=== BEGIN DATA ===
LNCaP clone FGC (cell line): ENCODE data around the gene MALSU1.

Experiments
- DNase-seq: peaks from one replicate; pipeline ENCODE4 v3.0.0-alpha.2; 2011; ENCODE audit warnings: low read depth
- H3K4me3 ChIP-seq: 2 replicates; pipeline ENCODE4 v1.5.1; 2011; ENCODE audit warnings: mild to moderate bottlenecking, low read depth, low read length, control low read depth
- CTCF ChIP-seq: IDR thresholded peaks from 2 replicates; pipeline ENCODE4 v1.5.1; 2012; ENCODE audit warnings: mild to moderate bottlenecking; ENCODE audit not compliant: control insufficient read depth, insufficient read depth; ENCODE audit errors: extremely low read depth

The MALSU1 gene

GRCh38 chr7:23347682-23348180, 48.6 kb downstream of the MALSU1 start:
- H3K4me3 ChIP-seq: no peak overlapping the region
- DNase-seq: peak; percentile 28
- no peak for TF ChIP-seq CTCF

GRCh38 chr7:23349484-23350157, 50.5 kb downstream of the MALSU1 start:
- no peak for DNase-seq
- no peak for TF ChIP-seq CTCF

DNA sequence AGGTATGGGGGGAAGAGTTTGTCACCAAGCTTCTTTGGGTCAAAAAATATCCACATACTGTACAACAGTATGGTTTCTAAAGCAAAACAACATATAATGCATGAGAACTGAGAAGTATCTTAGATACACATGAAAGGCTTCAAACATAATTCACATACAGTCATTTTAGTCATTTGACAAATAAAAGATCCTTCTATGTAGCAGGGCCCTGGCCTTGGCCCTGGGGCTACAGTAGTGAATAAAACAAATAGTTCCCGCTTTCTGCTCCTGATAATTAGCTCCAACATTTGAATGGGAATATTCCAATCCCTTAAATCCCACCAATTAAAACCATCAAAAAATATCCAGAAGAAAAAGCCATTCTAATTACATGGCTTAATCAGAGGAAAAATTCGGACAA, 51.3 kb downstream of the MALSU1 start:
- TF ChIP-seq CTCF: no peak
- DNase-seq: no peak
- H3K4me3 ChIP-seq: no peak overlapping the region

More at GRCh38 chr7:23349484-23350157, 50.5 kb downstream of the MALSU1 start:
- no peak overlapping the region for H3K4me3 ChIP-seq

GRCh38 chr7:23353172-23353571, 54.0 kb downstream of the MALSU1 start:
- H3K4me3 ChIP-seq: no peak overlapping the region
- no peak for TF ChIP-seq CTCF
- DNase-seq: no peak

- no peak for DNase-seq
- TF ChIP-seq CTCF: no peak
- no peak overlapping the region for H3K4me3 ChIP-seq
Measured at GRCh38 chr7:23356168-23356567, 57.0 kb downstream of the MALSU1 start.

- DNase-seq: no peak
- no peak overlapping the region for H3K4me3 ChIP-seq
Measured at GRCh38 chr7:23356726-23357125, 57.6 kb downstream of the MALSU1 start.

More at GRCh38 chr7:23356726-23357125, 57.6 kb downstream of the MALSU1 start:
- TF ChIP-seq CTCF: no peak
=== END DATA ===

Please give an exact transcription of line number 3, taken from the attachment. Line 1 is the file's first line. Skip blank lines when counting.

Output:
- DNase-seq: peaks from one replicate; pipeline ENCODE4 v3.0.0-alpha.2; 2011; ENCODE audit warnings: low read depth